FILE – In this Aug. 9, 2018, file photo, Carolina Panthers linebacker Luke Kuechly chases a play during the first half of an NFL football game against the Buffalo Bills, in Orchard Park, N.Y. (AP Photo/Adrian Kraus, File)
I’m not a sports writer nor do I keep up with sports stats, history, and the like. But I do like watching both college and professional sports on occasion, though I don’t keep up with my favorite teams nearly as much as I used to.
The watching of games includes tuning in to Carolina Panthers games on Sundays, in spite of the “woke culture” that has permeated the NFL over the last several years. Thankfully, former head coach Ron Rivera wasn’t a big proponent of kneeling during the anthem or related types of political protests, even though the team did bring on Colin Kaepernick’s pal Eric Reid in September 2018.
Not to be overly dramatic, but sitting through Panthers games this past season was about as enjoyable as doing your taxes. The team finished at a dismal 5-11, in last place in the NFC South.
Nevertheless, I still watched most of them for a couple of reasons. One was to see Christian McCaffrey (RB) in action, working his magic and setting records. The guy has been a joy to watch every week and his enthusiasm was contagious in what was an otherwise bleak season.
The other reason was Luke Kuechly (LB), who absolutely threw his heart and soul into every game and every play year after year, no matter how bad we were losing. To say he was in beast mode on every play would be an understatement.
Kuechly unquestionably loved the game. His whole life was football. He was also very, very good at what he did:
Luke Kuechly since entering the NFL in 2012:
* 1,092 tackles (1st in the NFL)
* 7 Pro Bowls (T-1st)
* 5x First-Team All-Pro (T-1st)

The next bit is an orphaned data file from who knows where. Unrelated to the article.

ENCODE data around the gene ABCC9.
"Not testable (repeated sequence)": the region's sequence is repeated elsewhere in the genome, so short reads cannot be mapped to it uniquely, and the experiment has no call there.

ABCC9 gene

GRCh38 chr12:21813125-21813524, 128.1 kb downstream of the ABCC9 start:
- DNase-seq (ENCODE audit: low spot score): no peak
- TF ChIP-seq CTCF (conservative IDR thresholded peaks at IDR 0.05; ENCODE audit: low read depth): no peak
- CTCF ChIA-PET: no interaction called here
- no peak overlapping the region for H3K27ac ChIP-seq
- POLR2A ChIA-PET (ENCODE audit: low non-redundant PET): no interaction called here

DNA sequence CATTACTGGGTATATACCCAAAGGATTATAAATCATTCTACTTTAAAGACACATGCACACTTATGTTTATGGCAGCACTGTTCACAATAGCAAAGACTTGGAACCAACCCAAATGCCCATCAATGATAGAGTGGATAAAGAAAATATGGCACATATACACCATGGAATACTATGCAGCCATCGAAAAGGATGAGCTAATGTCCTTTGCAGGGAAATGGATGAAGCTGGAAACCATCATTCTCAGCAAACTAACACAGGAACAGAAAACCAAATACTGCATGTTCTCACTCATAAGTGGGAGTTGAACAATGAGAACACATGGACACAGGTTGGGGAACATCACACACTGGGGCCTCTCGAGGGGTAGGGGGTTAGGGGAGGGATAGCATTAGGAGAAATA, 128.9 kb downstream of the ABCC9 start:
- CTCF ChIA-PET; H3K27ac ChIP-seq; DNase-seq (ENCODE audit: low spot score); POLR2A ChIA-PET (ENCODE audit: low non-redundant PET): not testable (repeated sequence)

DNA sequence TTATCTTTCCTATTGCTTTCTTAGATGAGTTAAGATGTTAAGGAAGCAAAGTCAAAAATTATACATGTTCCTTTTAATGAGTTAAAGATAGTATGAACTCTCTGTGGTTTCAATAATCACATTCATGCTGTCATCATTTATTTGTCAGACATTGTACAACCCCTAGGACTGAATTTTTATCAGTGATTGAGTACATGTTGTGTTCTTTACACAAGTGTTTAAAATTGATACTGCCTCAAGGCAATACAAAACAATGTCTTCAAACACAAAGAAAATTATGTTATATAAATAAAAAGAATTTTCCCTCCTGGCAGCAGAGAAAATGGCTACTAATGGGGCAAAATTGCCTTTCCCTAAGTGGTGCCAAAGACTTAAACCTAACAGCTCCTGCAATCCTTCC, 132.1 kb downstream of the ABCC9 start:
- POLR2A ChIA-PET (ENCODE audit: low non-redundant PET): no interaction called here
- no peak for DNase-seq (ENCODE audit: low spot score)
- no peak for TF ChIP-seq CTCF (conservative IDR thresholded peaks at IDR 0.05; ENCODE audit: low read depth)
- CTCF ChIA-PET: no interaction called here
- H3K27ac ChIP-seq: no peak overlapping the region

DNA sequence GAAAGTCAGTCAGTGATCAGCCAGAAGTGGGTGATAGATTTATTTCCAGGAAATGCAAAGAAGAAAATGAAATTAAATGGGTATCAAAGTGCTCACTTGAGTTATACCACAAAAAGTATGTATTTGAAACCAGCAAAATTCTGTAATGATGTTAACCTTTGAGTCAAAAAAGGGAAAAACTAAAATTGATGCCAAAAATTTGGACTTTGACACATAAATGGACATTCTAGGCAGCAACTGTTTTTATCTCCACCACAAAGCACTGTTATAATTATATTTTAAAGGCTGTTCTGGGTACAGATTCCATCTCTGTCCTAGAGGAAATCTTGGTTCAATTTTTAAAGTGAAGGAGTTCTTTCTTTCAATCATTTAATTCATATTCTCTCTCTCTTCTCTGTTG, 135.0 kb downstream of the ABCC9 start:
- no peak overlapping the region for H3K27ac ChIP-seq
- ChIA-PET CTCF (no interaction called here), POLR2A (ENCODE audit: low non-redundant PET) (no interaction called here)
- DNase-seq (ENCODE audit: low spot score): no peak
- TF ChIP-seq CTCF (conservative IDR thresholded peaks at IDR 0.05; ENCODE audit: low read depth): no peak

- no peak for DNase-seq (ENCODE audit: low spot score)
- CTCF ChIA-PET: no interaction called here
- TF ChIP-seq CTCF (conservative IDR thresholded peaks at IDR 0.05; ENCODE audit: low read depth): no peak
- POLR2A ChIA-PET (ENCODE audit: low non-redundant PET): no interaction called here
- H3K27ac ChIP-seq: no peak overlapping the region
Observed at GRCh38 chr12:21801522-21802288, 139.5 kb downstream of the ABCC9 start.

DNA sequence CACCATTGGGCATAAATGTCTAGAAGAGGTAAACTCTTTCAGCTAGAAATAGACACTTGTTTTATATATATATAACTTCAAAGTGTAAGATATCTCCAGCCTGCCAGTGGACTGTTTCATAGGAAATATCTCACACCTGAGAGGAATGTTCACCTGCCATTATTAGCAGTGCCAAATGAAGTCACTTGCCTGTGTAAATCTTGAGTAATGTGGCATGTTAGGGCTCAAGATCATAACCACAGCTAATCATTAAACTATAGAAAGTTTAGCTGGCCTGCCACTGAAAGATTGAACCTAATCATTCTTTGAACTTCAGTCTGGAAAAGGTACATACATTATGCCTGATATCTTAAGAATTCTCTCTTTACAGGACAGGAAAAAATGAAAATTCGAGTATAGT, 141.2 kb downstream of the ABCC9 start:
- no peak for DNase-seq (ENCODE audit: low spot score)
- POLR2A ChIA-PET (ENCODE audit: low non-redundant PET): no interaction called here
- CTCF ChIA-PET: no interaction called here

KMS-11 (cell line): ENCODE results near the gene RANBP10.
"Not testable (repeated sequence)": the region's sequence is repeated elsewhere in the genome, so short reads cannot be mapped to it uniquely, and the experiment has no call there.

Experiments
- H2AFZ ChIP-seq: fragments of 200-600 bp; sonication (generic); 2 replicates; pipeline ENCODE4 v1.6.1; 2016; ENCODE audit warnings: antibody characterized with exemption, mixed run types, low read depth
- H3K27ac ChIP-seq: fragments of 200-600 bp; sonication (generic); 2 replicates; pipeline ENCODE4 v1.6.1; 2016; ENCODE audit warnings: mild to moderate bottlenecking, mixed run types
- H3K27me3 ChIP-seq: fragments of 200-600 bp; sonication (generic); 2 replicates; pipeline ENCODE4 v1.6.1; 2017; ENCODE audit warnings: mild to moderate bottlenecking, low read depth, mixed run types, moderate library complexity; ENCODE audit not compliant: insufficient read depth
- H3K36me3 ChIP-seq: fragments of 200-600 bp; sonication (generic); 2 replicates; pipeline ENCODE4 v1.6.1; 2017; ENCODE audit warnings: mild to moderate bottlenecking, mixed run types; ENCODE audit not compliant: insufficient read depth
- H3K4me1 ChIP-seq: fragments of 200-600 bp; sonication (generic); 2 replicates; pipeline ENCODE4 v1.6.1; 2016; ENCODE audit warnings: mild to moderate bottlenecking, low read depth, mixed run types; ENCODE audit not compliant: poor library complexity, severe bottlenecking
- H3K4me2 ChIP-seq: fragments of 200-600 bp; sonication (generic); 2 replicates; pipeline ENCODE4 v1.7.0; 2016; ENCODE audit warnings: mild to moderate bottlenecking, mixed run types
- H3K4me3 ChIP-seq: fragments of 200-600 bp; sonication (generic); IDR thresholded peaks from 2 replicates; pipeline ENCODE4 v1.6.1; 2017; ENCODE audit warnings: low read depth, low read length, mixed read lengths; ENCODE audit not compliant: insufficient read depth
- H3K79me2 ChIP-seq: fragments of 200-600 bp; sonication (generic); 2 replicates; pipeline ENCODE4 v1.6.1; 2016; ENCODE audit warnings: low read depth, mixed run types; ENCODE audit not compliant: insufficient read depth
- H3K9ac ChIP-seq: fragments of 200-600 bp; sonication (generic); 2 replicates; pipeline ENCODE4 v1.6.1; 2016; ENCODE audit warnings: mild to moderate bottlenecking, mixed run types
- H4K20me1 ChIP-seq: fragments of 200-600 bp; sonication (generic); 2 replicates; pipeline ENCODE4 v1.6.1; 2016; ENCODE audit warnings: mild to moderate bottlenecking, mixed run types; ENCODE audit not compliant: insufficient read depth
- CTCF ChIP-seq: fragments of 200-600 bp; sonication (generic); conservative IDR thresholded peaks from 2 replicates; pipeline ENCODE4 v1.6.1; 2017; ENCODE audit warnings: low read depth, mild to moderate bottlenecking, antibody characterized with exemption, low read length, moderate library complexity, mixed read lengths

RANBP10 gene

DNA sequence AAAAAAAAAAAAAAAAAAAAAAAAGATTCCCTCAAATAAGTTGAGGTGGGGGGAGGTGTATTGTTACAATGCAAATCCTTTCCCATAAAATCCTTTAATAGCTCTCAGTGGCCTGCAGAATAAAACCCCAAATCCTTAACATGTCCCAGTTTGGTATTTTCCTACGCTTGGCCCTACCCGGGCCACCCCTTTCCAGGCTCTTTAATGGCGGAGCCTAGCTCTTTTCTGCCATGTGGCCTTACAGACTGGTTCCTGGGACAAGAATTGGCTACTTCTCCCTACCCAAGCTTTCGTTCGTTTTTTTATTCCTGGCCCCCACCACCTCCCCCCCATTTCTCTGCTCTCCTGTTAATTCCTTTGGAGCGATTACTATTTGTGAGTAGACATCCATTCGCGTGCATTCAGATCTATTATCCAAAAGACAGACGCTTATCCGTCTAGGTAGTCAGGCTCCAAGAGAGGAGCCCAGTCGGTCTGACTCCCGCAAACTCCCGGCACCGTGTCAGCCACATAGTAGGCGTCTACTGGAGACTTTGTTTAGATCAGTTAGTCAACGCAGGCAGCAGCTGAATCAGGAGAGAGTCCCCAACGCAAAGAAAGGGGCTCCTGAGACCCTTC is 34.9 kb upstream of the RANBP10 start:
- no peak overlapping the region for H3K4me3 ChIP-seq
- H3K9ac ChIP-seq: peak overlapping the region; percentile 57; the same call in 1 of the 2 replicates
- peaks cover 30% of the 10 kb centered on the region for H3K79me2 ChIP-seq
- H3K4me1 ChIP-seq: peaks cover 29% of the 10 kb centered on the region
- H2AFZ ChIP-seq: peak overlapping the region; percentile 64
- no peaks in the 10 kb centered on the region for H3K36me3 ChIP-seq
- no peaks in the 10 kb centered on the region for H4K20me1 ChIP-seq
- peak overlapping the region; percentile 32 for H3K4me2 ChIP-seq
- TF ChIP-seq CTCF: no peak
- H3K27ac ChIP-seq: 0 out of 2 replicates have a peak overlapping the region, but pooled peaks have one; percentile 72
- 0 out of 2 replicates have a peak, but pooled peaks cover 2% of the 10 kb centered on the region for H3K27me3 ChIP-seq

* 18 INT (most amongst LB)
* NFL Defensive Player of the Year
* Defensive Rookie of the Year
* 7 seasons as a team captain
A Hall of Fame resumé.
— Field Yates (@FieldYates) January 15, 2020
But this week he shocked the sports world and Charlotte, NC especially by announcing his retirement from the sport after playing all 8 years he was in the league with the Panthers.
Watch his emotional retirement speech below:
“In my heart, I know it’s the right thing to do.” pic.twitter.com/mSDyJ0iEMw
— Carolina Panthers (@Panthers) January 15, 2020
The tributes and well-wishes poured in from players and the fans, and from rival teams’ players and the sports media:
Watching him and Drew audible before plays when each would make an adjustment til that play clock got down to the final second was one of the coolest things in all of the NFL.
— Brady Powell (@powellbradyc) January 15, 2020
First reaction to Luke Kuechly's retirement was shock. Luke has been in the middle since he became a Panther in 2012, seemingly in the middle of every play. Second reaction: Good. Luke has suffered 3 documented concussions. At 28, he has a long life to live. Live it well, Luke.
— Tom Sorensen (@tomsorensen) January 15, 2020
Why are we feeling so bad after Luke Kuechly’s retirement? Thoughts on the bombshell dropped by No. 59, retiring from the sport at age 28. https://t.co/9Kk18dHKHr
— Scott Fowler (@scott_fowler) January 15, 2020
Kuechly did not act like a pampered sports prima donna when he was on the field, nor did he when he was off the field.
He came to the stadium to do a job, to do it well, and go home. He wasn’t much for frills, and didn’t care to have his name in the paper every day, but he did do a lot of good for the Charlotte community in his off time.
For people weary of the drama that has played out in the NFL over the last few years, Kuechly was a breath of fresh air. A football player’s football player. A man’s man.
He trained hard, worked hard, played hard, and earned respect – not by talking a big talk, but by walking the walk, both on and off the field.
He put a sobering face on NFL concussions after one particularly hard hit after which he left the field scared and in tears, appearing dazed:
As a fellow linebacker in the 2012 draft, Luke Kuechly was the cream of the crop.
I respect the hell out of his decision to retire. He missed 3 games in ‘15, & the final 6 games of ‘16 with a concussion. He is a hall of famer, but life is more than football. pic.twitter.com/O7ep4ZxjJP
— Emmanuel Acho (@thEMANacho) January 15, 2020
Kuechly didn’t give any hints in his retirement announcement as to what if anything he would do career-wise going forward, but a couple of possibilities come to mind.
He could easily go the Tony Romo route and be an NFL commentator. Or he could be a defensive coach in the NFL. He’d be able to name his price. Any NFL team would be honored and eager to bring him on.
But he’s probably not thinking much about any of that right now.
He will be missed, as both a unique football player and leader in an era full of inflated sports egos. Thank you, Luke.